Putting an outed gay sailor back on a boat would be a “terrible idea,” according to a Clinton-era memo that was written following the implementation of “don’t ask, don’t tell.” The memo, scrawled by national security official Joe Bouchard to Bob Bell, a senior director at the National Security Council, was included in Friday’s Clinton Presidential Library document dump.
In the note dated March 27, 1998, Bouchard continually refers to a “McVeigh” and discusses whether to put “McVeigh” back on a Navy submarine. A note scribbled over Bouchard’s original message points out that it’s not “McVeigh but Meinhold,” as in Keith Meinhold, the U.S. Navy vet who successfully challenged the Navy’s attempt to discharge him for being gay in the 1990s.
While Whispers previously reported that the memo referred to the Meinhold case and seemed to confuse Meinhold for Timothy McVeigh, the Oklahoma City bomber, retired Master Chief Petty Officer Timothy R. McVeigh, reached out to us to set the record straight. McVeigh was the first gay sailor to successfully challenge “don’t ask, don’t tell” -- several years after the Meinhold case -- and Bouchard’s memo lines up with the McVeigh case’s timeline. In 1997, McVeigh, a 17 year veteran of the United States Navy, was outed after it was discovered that he was “boysrch,” an American Online subscriber who listed his marital status as “gay” and interests as “collecting pics of other young studs” and “boy watching.”
The military tried to boot McVeigh, McVeigh fought back in court and using early online activism. “I started to send an email to every single person on America Online that had the word ‘gay’ in their profile, because that was what the military was trying to kick me out for,” McVeigh recalled. And a judge came down on McVeigh’s side. “Plaintiff contends that he did not ‘tell,’ as prescribed by the [statute], but that nonetheless, the Navy impermissibly ‘asked’ and zealously ‘pursued,’” wrote United States District Judge Stanley Sporkin, granting a preliminary injunction in January 1998, so the Navy could not discharge the sailor. On March 26, 1998, Sporking ordered the Navy to give McVeigh back his job.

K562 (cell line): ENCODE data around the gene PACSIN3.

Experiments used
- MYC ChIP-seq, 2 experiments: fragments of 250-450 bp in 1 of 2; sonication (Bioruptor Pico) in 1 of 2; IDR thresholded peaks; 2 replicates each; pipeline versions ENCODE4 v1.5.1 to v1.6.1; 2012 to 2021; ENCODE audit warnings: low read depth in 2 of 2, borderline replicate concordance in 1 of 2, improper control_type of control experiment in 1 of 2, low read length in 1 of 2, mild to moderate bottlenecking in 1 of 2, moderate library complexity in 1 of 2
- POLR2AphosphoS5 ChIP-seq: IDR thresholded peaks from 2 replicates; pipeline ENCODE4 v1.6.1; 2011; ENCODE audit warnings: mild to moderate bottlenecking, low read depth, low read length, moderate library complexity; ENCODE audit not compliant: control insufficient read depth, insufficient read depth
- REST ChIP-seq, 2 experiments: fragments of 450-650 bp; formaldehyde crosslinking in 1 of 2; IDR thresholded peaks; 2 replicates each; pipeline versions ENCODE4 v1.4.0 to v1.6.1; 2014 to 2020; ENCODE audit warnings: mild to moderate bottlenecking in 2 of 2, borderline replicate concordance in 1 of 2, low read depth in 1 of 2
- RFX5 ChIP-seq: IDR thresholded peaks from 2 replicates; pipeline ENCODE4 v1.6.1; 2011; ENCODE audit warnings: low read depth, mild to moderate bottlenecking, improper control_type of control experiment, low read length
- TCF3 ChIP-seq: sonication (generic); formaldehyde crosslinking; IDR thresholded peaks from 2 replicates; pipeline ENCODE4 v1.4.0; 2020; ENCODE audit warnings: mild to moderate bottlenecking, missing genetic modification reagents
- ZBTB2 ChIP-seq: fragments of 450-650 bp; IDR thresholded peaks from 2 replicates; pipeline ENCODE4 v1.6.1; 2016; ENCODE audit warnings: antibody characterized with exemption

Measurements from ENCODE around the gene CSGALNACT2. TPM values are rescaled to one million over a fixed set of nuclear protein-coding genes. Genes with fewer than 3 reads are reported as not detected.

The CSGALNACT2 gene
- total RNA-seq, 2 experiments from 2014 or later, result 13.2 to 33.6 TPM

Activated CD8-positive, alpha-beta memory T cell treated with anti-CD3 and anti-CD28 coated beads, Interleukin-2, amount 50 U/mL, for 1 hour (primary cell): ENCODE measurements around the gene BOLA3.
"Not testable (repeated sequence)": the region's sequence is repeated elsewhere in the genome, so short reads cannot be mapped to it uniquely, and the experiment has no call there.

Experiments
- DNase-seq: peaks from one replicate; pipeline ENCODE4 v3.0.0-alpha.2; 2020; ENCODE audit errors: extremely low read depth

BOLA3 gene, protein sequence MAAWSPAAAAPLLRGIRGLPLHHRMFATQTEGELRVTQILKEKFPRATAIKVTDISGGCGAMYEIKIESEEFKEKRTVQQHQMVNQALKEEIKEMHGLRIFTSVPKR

Bouchard's memo was dated one day later. In it, Bouchard said putting the openly gay sailor back on a boat would be "a terrible idea for many reasons."
“The morale and cohesion of whatever sub he is put on will be destroyed,” Bouchard wrote. “Navy must decide which crew it will sacrifice. Hopefully Navy can find a sub being decommissioned to put him on so an operational unit will not be ruined.”
McVeigh clearly disagreed with that assessment. “The memo is interesting, as they seem to be saying that my leadership would be detrimental to morale and cohesion,” McVeigh said. “Indeed, quite the opposite would have been seen if they had bothered to look at my record. My evaluations are full of comments that show I promoted morale.”
McVeigh was never offered another position on a submarine, and so he decided to retire from the Navy later that year. He’s basically stayed out of the limelight since. “I kind of laid low for awhile,” he said. But last week, the 52-year-old Tampa, Florida, resident returned to a base, the Naval Support Activity Mid-South base in Millington, Tennessee, to speak to a group of sailors in honor of Lesbian Gay Bisexual and Transgender Pride Month.
“It was the first time I went to talk on any Naval installation since my retirement,” McVeigh said. “That was pretty awesome, it really was full circle because … I got to wear my uniform again.” But there was controversy surrounding this, too, as some in the Memphis media market spoke out against the military using resources to celebrate gay pride. McVeigh said he was disappointed. “It’s one hour out of the year where they celebrate the diversity we have in the military and that’s a good thing,” McVeigh said. “That promotes cohesion.”
Corrected on July 1, 2014: This story has been corrected to reflect that Bouchard was referring to a another sailor named Timothy McVeigh. The story has been updated with additional information from McVeigh.